- Tonight's Timber Rattlers game can also be seen on Time Warner Cable Sports 32, if you're a Time Warner subscriber in Wisconsin.
- Wisconsin shortstop Yadiel Rivera turned 20 last week, making the Brewers one of just two teams in baseball who don't have at least one teenager playing for a full season affiliate. Adam Foster of Project Prospect says there are 90 teenagers spread across five levels in the minors this season.
- Wisconsin infielder Greg Hopkins is the reigning Midwest League Hitter of the Week.
- Nashville broadcaster Jeff Hem has interviews with Sounds manager Mike Guerrero and infielder Jeff Bianchi.
- Congratulations are due out this morning to Rattler Radio, the highest-trafficked MLB.com blog affiliated with a minor league team.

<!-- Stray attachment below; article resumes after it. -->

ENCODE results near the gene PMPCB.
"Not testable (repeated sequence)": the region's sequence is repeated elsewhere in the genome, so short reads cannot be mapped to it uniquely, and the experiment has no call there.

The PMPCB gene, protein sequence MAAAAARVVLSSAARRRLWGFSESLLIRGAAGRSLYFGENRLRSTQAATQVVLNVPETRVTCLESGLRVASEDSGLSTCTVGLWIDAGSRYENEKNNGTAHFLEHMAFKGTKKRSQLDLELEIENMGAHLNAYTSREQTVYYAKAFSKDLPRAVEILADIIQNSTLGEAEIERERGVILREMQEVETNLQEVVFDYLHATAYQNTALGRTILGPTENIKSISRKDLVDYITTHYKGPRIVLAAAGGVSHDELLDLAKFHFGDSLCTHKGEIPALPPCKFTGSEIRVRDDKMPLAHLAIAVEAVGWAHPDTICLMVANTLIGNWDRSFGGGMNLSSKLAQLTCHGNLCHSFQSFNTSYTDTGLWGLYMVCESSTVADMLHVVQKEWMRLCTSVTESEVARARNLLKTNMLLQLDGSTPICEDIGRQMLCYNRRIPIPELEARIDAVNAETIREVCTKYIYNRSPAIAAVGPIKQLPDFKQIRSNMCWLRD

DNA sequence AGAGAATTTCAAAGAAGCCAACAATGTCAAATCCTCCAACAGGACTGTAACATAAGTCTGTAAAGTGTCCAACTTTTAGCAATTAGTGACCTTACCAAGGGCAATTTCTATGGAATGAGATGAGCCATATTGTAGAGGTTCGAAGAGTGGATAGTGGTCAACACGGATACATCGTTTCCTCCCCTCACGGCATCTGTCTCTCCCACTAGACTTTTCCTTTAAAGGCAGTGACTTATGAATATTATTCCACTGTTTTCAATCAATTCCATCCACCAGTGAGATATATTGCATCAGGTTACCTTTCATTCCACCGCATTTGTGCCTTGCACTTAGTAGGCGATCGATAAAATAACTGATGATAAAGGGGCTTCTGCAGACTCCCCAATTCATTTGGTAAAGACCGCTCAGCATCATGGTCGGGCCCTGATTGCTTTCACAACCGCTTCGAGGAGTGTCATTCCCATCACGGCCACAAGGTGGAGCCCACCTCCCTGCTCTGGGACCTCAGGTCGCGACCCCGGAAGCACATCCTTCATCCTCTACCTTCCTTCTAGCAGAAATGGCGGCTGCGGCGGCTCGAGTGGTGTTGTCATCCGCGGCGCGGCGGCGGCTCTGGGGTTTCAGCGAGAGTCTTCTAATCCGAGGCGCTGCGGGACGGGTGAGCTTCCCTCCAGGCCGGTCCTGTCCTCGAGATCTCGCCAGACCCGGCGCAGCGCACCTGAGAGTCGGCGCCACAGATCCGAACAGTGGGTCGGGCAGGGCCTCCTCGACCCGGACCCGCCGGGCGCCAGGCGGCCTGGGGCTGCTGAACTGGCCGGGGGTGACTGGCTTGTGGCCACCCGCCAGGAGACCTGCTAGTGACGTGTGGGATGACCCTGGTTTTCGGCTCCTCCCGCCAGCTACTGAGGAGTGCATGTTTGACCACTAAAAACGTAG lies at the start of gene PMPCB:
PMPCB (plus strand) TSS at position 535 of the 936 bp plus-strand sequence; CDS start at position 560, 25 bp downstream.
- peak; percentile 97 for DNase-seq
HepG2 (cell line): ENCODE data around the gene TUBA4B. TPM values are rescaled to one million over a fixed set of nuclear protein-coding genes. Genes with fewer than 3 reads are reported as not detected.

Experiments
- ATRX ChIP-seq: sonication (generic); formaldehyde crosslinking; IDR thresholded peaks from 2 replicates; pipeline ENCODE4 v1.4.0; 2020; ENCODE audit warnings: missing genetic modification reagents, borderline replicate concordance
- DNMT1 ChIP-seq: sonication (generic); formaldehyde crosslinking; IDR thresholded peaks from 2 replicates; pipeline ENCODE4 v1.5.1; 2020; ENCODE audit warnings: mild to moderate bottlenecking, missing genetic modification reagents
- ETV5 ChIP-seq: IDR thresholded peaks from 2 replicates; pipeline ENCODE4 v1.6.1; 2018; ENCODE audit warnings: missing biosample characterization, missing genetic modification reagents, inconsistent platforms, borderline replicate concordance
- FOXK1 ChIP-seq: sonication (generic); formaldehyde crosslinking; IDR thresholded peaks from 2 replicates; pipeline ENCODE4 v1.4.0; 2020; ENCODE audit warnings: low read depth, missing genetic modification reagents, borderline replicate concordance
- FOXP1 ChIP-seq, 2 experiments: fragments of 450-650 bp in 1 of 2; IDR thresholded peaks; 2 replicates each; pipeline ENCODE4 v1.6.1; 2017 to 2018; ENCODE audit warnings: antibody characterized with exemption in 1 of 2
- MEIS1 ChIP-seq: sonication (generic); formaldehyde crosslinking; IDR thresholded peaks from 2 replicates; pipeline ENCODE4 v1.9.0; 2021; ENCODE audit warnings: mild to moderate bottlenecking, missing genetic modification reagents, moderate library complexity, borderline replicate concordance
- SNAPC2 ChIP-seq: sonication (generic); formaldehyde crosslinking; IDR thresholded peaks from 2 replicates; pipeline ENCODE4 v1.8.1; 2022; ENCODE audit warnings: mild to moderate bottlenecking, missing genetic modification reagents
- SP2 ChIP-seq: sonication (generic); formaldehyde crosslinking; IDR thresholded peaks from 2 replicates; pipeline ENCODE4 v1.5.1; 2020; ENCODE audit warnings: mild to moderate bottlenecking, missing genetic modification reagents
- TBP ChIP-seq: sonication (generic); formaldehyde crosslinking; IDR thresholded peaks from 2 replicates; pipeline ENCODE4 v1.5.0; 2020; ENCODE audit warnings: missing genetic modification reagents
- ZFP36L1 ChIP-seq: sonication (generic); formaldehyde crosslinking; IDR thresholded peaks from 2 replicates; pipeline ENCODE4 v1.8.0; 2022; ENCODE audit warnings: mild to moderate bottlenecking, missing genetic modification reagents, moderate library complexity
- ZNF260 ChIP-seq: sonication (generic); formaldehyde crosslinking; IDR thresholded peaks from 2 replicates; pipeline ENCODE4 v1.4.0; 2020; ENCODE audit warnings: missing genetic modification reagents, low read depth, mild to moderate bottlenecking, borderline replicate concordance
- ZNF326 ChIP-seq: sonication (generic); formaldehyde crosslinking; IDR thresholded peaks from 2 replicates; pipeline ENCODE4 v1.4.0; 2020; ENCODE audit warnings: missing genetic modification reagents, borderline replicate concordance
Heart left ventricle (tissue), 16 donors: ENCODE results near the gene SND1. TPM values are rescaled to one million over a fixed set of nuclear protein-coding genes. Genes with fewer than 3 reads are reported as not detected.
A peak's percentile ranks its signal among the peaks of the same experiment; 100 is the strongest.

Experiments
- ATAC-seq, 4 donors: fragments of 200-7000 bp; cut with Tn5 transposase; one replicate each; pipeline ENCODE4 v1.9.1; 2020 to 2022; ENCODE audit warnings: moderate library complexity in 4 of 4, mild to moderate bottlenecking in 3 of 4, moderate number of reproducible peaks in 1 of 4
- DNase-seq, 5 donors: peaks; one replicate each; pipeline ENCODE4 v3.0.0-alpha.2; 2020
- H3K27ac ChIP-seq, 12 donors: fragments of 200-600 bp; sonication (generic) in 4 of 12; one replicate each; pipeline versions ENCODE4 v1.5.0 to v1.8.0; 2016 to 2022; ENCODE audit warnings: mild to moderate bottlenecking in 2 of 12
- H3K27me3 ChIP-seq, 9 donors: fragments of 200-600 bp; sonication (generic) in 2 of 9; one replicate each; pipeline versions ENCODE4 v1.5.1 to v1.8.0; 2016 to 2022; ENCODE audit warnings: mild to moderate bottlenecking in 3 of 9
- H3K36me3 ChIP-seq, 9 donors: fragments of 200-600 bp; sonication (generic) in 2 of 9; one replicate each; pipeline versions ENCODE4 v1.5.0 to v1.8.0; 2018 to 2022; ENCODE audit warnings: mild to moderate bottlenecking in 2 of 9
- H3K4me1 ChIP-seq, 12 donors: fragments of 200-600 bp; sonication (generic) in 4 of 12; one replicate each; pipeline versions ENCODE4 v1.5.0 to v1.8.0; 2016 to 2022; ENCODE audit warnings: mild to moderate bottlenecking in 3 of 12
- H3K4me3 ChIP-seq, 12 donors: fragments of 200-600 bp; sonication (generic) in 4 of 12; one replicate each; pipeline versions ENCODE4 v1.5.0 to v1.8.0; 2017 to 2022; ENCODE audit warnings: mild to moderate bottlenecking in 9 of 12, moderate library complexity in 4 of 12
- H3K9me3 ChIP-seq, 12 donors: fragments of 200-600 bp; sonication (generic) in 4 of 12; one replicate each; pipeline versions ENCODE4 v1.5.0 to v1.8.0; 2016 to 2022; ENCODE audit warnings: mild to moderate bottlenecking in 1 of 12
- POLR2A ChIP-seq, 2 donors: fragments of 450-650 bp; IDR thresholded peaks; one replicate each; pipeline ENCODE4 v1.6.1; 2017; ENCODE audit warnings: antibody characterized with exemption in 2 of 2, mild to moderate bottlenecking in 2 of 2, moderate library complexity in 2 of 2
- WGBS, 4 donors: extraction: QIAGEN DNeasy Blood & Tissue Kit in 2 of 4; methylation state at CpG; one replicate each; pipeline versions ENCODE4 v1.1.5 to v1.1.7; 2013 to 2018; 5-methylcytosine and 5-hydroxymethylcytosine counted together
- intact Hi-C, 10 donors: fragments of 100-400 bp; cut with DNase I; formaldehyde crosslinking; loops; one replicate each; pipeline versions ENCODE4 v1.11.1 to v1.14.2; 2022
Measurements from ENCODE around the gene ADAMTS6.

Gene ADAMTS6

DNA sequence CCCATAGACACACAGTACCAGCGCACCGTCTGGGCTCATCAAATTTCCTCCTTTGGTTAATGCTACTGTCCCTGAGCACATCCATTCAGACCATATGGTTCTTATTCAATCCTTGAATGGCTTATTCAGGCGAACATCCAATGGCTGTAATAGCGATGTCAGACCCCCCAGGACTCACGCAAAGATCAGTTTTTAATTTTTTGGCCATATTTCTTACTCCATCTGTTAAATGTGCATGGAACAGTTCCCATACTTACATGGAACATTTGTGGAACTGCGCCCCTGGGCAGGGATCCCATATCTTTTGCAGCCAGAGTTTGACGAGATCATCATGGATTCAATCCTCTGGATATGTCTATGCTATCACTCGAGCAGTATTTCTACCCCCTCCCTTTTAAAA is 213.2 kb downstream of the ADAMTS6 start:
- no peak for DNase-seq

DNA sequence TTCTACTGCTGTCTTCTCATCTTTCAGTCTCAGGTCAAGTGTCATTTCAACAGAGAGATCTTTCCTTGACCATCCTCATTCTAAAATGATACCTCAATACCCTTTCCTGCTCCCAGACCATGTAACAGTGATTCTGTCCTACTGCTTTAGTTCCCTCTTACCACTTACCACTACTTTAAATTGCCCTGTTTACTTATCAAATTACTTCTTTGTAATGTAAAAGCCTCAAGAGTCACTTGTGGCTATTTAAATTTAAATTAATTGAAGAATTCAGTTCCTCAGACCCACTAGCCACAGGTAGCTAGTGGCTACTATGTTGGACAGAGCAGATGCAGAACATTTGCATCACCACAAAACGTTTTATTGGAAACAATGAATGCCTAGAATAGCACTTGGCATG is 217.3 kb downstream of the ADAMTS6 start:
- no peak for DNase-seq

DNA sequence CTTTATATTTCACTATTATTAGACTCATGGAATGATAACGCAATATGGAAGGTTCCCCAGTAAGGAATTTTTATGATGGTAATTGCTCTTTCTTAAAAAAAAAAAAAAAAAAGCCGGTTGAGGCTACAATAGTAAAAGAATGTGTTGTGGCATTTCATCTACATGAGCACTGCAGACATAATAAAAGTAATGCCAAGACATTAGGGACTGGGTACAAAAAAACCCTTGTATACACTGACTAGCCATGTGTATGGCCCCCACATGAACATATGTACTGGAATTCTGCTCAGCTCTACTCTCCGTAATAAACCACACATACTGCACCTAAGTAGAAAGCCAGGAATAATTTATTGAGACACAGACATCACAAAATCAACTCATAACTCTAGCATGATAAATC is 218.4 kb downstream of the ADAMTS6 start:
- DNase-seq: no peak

Monday night the Brewers held their Social Media in Sports event, and John Steinmiller and Caitlin Moyer have a recap of the evening here. Discerning readers may notice a picture of me in the slide show. I'm also briefly visible in the right field corner in this highlight, if spotting me in random places is really how you'd like to spend your day.
Speaking of John and Cait, they also have a review of various offerings from the State Fair concession stand.
In power rankings:
- ESPN has the Brewers holding steady at 20.
- Phil Rogers of the Chicago Tribune dropped the Brewers two spots to 24.
Congratulations are due out this morning to brewerspug, winner of yesterday's SBNation Pick 6 contest. Here's the day's top ten:
There's still a few hours left to make your picks for today before the afternoon games start.
Finally, I wanted to take a moment this morning to thank Admiral Ackbar, S.J. for filling in for me on Tuesday's Mug. He did a great job as always, and you should follow him on Twitter for links to more of his work.